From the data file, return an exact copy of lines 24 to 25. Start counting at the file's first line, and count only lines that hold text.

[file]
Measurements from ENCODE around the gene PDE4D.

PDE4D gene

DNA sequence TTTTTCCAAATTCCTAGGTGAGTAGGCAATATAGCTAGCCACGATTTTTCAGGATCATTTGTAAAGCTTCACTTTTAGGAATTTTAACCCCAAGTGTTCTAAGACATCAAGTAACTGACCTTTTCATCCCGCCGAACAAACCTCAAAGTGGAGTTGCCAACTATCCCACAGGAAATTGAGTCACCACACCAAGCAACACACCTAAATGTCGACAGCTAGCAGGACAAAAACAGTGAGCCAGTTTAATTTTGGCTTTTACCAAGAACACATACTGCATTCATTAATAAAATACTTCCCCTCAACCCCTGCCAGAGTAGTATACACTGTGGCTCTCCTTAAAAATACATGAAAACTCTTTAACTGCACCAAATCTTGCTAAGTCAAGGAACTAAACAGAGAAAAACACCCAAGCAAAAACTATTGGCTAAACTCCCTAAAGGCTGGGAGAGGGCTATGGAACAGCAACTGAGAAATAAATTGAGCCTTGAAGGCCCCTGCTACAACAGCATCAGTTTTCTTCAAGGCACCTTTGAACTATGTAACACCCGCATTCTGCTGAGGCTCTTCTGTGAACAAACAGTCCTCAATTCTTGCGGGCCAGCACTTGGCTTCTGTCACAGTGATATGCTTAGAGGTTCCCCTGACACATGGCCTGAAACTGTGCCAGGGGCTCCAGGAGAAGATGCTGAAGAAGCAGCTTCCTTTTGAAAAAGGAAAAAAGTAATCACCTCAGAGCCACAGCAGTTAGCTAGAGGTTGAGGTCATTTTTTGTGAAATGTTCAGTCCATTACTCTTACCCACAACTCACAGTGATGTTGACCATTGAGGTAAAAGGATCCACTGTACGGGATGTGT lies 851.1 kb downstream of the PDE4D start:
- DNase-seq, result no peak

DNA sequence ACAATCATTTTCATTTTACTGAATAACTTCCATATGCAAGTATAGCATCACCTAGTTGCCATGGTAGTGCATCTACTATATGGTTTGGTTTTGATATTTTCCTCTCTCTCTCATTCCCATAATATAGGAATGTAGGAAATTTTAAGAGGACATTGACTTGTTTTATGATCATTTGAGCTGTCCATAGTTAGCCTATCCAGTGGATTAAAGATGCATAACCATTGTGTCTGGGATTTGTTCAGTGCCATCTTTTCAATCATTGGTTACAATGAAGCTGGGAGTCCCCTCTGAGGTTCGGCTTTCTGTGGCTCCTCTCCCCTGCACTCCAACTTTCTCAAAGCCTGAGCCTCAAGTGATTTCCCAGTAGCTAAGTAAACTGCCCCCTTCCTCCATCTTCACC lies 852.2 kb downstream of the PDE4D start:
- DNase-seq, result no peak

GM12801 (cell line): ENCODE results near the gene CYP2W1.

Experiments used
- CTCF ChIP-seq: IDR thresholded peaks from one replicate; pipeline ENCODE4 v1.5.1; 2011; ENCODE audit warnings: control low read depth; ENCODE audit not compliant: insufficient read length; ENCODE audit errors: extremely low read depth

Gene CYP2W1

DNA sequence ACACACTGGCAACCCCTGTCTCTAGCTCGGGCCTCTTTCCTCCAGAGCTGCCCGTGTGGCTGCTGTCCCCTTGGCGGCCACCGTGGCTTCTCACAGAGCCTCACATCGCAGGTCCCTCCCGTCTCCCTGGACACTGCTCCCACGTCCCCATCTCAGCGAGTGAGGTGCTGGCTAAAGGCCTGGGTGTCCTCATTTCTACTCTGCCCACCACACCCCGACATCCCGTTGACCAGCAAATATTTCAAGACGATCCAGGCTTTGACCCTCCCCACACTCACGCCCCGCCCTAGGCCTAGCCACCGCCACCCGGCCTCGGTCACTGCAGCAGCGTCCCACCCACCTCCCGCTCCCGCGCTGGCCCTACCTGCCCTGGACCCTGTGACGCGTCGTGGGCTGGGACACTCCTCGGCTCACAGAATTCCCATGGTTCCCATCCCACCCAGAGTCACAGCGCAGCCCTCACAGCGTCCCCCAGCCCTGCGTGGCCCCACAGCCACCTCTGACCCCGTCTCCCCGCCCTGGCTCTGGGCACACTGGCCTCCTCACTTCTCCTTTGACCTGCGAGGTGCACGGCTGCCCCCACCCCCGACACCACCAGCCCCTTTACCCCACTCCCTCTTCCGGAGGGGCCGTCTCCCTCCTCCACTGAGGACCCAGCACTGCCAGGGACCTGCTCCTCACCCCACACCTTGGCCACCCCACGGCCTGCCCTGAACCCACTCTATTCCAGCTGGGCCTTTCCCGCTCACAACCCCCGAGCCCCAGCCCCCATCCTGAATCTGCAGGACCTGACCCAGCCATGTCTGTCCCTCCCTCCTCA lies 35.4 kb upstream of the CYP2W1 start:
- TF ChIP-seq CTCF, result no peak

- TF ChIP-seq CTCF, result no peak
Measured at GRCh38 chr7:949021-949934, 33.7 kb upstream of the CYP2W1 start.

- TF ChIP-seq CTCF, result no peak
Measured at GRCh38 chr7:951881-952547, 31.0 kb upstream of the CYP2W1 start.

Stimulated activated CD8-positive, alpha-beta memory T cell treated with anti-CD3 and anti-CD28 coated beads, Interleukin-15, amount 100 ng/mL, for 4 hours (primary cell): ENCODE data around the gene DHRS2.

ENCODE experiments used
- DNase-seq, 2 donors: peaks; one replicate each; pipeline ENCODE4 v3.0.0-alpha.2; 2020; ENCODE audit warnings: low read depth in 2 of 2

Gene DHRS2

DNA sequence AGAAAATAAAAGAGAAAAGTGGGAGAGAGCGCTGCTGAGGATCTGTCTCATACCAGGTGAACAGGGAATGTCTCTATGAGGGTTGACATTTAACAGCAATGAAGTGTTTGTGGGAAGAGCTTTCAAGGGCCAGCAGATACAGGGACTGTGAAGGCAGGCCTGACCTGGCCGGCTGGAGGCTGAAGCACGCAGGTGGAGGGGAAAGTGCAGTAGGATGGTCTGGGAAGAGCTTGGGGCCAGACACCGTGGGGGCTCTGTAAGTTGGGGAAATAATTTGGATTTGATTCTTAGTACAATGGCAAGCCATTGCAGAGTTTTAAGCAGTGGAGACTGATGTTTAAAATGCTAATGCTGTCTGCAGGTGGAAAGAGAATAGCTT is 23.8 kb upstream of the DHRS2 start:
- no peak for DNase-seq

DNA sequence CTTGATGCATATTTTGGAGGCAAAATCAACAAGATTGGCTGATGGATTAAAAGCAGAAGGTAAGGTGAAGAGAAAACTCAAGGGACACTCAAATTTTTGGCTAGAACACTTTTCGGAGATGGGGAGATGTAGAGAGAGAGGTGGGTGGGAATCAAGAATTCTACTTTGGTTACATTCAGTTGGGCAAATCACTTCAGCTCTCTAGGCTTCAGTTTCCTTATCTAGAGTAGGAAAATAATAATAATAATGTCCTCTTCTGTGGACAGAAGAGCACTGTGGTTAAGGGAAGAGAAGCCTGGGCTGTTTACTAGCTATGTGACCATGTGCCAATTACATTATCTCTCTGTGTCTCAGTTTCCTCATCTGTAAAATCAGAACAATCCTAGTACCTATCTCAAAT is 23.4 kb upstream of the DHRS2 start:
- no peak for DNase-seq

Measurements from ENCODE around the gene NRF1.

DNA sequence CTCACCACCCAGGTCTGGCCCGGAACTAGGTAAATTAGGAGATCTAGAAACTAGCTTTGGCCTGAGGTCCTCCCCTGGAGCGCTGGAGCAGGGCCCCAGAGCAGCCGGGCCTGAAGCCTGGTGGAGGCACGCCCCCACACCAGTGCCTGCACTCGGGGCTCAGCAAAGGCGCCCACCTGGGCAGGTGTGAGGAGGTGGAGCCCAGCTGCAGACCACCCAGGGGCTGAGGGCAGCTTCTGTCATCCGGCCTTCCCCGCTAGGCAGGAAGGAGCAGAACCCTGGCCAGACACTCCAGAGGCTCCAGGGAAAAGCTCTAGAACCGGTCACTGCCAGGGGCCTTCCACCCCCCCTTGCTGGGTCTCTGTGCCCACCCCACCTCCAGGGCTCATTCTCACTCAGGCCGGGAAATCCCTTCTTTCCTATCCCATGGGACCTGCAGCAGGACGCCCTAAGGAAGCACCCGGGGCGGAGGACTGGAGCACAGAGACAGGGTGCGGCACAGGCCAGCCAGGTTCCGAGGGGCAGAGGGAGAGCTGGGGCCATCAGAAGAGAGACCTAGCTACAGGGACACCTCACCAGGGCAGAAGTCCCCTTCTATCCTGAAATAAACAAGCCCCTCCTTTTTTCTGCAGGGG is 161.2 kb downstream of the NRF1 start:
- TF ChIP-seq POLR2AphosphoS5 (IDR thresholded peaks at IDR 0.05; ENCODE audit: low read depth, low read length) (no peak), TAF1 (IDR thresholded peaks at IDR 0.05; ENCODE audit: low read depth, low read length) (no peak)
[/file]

- no peak for DNase-seq

Measurements from ENCODE around the gene NRF1.